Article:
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Herd Health

Find information about mastitis, transition cows, vaccination protocols, working with your veterinarian, hoof care and hoof trimming.

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Milk fever is a disorder affecting about 6 percent of dairy cows each year in the United States. Subclinical milk fever, defined as blood calcium (Ca) concentration falling below 8 milligrams per deciliter (mg/dl), occurs in up to 50 percent of older cows during the days immediately following calving. The decline in blood calcium concentration near calving represents a breakdown in the calcium homeostatic mechanisms of the body. Blood Ca in the adult cow is maintained around 8.5 to 10 mg/dl. There are 3 grams Ca in the plasma pool and only 8 to 9 grams Ca in all the extracellular fluids (outside of bone) of a 1,300-pound cow. The fluid within the canaliculi of bone may contain another 6 to 15 grams Ca; the size of this Ca pool being dependent on the acid-base status of the animal (larger during acidosis and smaller during alkalosis).

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So often in veterinary medicine, as in other medical fields, we are looking for diagnostic tests to aid in treatment and to prognosticate for various diseases. Both infectious and noninfectious diseases may be diagnosed by detecting the causative agent, clinical signs, pathological changes, biochemical changes or surrogate evidence of past or present exposure to an agent (antibody).

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Severity of heat stress is quantified using a temperature humidity index (THI). Both ambient temperature and relative humidity are used to calculate a THI. Signs of heat stress become evident in dairy cows when the THI exceeds 72. The same THI can be produced by various combinations of temperature and humidity (see Figure 1). Dairy producers can purchase a thermometer or hygrometer and use Figure 1 to determine the level of heat stress at different locations on the dairy. Measurements should be taken at the level of the cows’ backs, along the feeding area, in the freestalls and in the holding pen.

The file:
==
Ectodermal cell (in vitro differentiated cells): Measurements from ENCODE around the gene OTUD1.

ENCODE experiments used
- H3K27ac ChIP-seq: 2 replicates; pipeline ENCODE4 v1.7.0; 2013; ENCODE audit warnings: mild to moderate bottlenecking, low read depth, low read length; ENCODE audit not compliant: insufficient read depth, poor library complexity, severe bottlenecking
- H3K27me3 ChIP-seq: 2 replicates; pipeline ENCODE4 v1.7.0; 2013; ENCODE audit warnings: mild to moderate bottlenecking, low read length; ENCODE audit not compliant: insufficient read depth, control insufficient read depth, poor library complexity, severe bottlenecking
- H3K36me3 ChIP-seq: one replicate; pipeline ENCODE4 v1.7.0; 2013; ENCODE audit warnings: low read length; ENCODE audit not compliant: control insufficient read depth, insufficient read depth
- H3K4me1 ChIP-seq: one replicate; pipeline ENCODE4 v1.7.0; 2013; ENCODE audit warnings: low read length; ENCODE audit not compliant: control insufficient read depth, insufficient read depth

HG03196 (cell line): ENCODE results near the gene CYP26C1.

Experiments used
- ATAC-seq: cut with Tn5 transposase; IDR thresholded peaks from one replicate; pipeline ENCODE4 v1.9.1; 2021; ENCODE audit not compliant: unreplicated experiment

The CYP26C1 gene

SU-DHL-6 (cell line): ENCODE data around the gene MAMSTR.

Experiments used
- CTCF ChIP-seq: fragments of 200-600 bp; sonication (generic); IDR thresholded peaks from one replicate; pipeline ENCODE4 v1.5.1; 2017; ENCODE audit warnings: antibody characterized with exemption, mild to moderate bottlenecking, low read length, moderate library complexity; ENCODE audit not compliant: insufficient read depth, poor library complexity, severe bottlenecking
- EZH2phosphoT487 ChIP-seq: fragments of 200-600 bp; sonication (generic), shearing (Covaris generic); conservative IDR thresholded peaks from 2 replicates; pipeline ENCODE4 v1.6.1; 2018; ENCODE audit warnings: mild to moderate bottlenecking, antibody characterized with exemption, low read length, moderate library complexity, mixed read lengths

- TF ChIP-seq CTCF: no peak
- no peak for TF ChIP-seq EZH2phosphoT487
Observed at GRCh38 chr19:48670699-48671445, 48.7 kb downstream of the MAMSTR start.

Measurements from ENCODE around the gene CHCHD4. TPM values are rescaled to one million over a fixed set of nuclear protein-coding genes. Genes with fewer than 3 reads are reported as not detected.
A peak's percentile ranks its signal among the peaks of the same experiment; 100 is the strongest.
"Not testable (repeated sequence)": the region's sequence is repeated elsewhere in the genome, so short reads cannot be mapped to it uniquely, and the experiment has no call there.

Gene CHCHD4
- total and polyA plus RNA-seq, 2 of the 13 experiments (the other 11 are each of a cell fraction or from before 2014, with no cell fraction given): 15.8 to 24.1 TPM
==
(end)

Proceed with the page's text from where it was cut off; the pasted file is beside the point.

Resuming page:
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Metabolic diseases are those associated with the chemical processes necessary for maintenance of life. In cattle, metabolic diseases include errors in electrolyte/mineral metabolism, of which parturient hypocalcemia (milk fever) is most common, or errors associated with energy metabolism, including ketosis and displaced abomasum. Metabolic diseases are associated in that the occurrence of one increases the risk of another. These associations tend to leverage the impact of disease on the animal.

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Body condition scores (BCS) provide an indication of the energy status of dairy cattle. Condition scores can be used on both heifers and cows, although primarily they are used on the lactating dairy herd. Essentially, body condition scoring provides an objective indication of the amount of fat cover on a dairy cow. This evaluation is accomplished by assigning a score to the amount of fat observed on several skeletal parts of the cow. Various point systems are used to score the animal. The most commonly used system ranges from 1.0 to 5.0, in increments of 0.1 or 0.25. One point of body condition equals 100 to 140 pounds gain in bodyweight. Larger frame cows require additional bodyweight to increase one point, compared to smaller frame or narrow cows.

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